More than 15 million adults in the United States struggle with an addiction to alcohol. Of these 15 million people, less than half receive help each year.
The longer someone goes without getting help for the addiction, the harder it is for them to quit.
Prolonged alcohol abuse can also have a serious impact on a person’s physical and mental health. It can even impact their sleep quality.
Some people think of alcohol as the ultimate sleep aid.
That’s not exactly the case, though. In fact, there’s a pretty strong connection between alcohol and insomnia. Read on to learn more about it.
What is Insomnia?
First, let’s get clear on what insomnia really is. Many people claim to have insomnia if they have one night of poor sleep. There’s a bit more to it than that, though.
Insomnia is a sleep disorder that affects millions of Americans.
Between 15 and 20 percent of adults suffer from short-term insomnia (which lasts for three months or less), and 10 percent of adults suffer from chronic insomnia (which lasts for at least three months and occurs at least three times per week).
Insomnia is characterized by an inability to fall or stay asleep. This, in turn, can lead to a variety of other symptoms, including the following:
- Daytime fatigue
- Poor concentration ability
- Poor memory
- Mood swings
- Decreased motivation
- More frequent errors or accidents
Insomnia can have an especially detrimental effect on one’s school or work performance. It even leads to $63 billion in lost work performance each year.
Alcohol and Insomnia
Okay, you know what insomnia is. What’s the deal with alcohol and insomnia, though? Doesn’t alcohol help you get to sleep?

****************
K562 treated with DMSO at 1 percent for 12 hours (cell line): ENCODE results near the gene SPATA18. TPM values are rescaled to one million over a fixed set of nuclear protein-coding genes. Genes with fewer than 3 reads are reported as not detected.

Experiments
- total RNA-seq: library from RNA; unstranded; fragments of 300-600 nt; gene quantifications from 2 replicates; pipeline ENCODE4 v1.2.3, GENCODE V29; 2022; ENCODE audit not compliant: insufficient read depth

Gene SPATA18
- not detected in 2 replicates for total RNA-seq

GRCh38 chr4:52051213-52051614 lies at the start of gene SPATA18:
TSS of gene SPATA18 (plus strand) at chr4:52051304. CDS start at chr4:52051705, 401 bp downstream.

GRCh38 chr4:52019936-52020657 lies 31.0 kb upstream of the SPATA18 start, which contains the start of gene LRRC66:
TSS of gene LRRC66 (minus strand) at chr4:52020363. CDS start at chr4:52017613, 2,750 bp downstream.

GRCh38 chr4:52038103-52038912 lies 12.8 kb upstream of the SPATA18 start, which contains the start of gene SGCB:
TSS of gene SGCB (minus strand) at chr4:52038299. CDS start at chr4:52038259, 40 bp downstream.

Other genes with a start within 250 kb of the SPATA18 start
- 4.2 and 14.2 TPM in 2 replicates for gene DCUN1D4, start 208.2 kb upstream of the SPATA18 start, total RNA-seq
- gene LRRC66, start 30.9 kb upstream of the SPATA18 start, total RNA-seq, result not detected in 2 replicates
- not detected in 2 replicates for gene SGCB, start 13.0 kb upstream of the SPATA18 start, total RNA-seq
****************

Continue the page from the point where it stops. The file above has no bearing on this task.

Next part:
Alcohol doesn’t really put you to sleep. It renders you unconscious. If you drink to the point where you pass out, you are not going to experience the restorative benefits of sleep.
Alcohol hinders your body’s ability to reach deep REM sleep. Without this deep sleep, you’re mind and body cannot recover effectively. As a result, you’ll likely feel tired, sluggish, and slow the next day, even if you were technically asleep for an adequate amount of time.
The problem is that many people don’t realize that their alcohol use isn’t actually helping their sleep problems. Instead, they continue to consume alcohol to help them relax until they develop a dependence on it.
One beer may have been enough to help them get to sleep before, but soon they’ll need two or three or more to experience the same effect. This is how addiction begins.
Alcohol and Breathing Disorders
Alcohol consumption before bed can also lead to breathing problems at night.
There’s a strong link between alcohol use and an increased risk of sleep apnea.
Sleep apnea occurs when the upper passageway of the throat narrows or closes. This leads to a cessation of breathing and causes the individual to wake up in the middle of the night.
In severe cases, people with sleep apnea can experience insomnia and find themselves waking up hundreds of times during the night. How are you supposed to rest and recover when this is happening?